While many people are praising Brazil for hosting the inaugural World Indigenous Games, things are not always what they seem.
In October at a Green Bag Lunch hosted by our friends at Amazon Watch and CIEL, Lindomar Terena, a Terena indigenous leader from Brazil, warned us not to be fooled by what seems as Brazil embracing and celebrating indigenous cultures. At the time, he was organizing a campaign to boycott the games and shed light on the damaging policies against indigenous peoples and systematic killings of earth rights defenders in Brazil. Lindomar is pictures above with Gloria Ushigua and Alicia Cahuiya, Ecuadorian indgenous earth righst defenders who recently came to D.C. for a hearing in front of the Inter-American Commission on Human Rights.
Brazil is one of the most dangerous countries to be an indigenous earth rights defender. In fact, according to Global Witness, Brazil leads the list of countries with the highest number of activists murdered for defending the environment and land rights in 2014.
At the games, a month after Lindomar’s remarks, Brazilian indigenous peoples did not stay silent about their concerns.
The games, which featured over 2000 participants from 30 countries, included events such as in canoeing, archery, and dancing, as well as a fashion show and a parade called “international indigenous beauty.”
Brazilian President Dilma Rousseff was booed at the opening ceremony on October 21st, and did not attend the closing ceremony events.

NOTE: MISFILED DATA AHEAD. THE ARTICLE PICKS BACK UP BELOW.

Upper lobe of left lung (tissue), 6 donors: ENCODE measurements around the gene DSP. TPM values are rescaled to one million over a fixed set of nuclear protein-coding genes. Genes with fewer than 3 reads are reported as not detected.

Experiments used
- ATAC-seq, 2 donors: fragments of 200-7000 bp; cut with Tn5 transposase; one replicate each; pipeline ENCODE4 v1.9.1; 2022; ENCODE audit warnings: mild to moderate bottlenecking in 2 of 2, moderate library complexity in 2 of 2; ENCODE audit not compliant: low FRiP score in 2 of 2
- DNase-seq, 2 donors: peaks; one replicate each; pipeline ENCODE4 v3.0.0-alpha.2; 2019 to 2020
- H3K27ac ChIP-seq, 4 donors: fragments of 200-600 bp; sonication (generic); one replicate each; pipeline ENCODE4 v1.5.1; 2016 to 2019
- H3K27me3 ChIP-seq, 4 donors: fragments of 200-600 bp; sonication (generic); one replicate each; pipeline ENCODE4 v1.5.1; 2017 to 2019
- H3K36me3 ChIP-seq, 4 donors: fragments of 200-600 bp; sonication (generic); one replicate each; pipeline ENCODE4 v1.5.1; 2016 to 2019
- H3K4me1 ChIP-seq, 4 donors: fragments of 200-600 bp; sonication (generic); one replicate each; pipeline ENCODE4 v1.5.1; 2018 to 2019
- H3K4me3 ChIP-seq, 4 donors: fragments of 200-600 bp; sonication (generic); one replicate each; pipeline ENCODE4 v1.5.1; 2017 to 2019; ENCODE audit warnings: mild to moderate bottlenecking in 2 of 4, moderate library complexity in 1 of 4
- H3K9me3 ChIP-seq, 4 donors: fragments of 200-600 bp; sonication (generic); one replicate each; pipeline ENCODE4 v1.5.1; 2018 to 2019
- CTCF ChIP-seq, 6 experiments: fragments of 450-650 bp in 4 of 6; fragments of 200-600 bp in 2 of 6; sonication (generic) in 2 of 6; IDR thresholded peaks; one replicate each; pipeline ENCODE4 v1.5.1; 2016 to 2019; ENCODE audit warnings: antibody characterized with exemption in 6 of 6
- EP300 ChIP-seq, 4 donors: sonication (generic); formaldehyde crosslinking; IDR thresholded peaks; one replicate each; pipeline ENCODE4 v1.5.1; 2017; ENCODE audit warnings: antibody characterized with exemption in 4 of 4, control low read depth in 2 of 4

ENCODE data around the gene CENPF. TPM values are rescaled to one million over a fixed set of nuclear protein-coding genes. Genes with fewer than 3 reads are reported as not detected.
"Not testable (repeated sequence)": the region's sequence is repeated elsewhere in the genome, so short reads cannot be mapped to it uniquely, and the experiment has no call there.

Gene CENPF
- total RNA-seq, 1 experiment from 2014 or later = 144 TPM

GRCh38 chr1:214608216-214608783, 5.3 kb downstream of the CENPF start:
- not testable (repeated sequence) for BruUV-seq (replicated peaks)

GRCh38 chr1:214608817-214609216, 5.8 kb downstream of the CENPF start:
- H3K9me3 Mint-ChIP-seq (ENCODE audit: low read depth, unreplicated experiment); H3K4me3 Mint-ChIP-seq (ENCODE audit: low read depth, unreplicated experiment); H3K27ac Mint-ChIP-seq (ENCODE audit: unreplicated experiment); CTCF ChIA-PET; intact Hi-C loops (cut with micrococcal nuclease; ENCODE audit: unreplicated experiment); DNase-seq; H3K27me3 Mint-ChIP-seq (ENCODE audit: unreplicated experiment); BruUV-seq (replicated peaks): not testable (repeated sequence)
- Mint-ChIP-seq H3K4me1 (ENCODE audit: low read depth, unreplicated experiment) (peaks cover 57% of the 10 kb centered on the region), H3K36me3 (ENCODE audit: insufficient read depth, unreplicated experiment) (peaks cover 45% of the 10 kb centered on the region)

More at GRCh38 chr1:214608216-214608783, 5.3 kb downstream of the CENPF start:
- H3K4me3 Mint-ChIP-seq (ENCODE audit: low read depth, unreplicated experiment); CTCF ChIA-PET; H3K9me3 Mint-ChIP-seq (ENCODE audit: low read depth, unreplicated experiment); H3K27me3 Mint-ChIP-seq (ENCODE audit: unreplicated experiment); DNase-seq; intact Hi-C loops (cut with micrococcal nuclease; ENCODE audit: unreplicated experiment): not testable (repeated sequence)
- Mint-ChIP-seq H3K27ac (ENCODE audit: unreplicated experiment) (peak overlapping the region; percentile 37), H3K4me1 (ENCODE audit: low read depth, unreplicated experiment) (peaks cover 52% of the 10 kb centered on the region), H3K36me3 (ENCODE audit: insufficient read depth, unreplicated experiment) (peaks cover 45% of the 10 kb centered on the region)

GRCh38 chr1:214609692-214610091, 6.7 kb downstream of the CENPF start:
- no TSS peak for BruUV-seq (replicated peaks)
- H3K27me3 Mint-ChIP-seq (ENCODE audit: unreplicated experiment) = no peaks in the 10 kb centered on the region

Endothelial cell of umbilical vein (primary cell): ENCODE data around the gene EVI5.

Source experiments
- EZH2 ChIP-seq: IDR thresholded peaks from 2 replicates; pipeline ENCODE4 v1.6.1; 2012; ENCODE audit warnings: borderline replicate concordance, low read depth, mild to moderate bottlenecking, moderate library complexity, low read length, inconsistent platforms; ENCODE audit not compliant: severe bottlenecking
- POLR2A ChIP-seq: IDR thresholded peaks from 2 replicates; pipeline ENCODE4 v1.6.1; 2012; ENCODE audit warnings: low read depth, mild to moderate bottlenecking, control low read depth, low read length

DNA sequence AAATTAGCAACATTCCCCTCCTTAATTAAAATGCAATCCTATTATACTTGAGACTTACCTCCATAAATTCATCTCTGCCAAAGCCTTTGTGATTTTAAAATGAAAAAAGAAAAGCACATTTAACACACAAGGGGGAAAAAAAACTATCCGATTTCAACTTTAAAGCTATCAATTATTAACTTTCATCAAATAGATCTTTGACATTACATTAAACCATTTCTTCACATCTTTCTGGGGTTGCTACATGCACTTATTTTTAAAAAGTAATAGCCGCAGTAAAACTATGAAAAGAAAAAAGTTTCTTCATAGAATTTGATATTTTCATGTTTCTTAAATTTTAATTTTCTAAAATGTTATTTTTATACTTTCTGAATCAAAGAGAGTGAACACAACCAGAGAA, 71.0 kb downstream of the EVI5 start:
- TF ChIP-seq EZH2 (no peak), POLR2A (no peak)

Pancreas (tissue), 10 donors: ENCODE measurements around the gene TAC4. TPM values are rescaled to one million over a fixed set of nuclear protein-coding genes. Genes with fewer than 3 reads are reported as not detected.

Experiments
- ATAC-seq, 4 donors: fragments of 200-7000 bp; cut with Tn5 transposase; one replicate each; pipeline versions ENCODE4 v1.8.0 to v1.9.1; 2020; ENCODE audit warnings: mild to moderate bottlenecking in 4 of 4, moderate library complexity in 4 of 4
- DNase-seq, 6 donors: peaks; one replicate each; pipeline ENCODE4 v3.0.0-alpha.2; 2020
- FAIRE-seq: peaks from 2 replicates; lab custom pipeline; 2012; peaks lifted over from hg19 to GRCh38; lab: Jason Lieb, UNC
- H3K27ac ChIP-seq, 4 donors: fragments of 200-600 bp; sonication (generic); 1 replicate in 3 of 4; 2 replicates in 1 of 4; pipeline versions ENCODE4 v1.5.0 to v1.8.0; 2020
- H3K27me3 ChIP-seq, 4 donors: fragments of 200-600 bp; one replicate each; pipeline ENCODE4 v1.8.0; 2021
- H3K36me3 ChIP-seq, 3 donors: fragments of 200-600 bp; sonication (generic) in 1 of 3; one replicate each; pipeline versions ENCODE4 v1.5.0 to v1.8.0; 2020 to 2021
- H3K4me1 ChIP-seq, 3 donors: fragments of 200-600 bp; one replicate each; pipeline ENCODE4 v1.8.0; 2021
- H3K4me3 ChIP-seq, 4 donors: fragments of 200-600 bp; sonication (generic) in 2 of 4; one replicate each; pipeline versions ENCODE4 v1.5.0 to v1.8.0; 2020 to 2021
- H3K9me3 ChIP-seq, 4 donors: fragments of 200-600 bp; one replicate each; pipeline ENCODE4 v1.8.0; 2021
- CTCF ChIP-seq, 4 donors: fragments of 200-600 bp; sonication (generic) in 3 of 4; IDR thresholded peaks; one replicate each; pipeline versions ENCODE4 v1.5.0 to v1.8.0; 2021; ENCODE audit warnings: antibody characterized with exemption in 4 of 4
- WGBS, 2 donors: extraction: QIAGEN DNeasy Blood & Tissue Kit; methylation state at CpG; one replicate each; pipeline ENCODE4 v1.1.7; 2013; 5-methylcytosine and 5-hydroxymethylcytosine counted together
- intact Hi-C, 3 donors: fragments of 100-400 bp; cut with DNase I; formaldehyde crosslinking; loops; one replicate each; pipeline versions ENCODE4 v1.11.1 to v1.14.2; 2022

Lindomar Terena and the other demonstrators are specifically protesting a land demarcation proposal that, if passed, would be catastrophic for Brazil’s indigenous peoples. The law would put the power to delineate indigenous territory into the hands of Brazil’s legislative branch. The same legal arm controlled by Brazil’s powerful agribusiness lobby.
The protest didn’t end there. On Wednesday, about 100 demonstrators rushed the sporting arena and took control of the announcer’s microphone. “When we were here at the games, they were there in Congress plotting to steal our lands," Nerube Werreria from the Karaja nation in Brazil yelled. "Soon, there will be no more indigenous peoples, no more forest, no more animals.”
Werreria was referring to the fact that a committee in the Chamber of Deputies approved the proposal for that law late on Tuesday. Though it has to pass through the lower house and Senate, and then be signed by the President to become law, it does not seem like a coincidence that the law started moving through the government when all eyes were on the Indigenous Games.
The next World Indigenous Game are to be held in Canada in 2017. While showcasing and celebrating indigenous culture is important and valuable, these events should not be used to whitewash the injustices and violations that continue to happen in indigenous communities, not just in Brazil, but all over the world.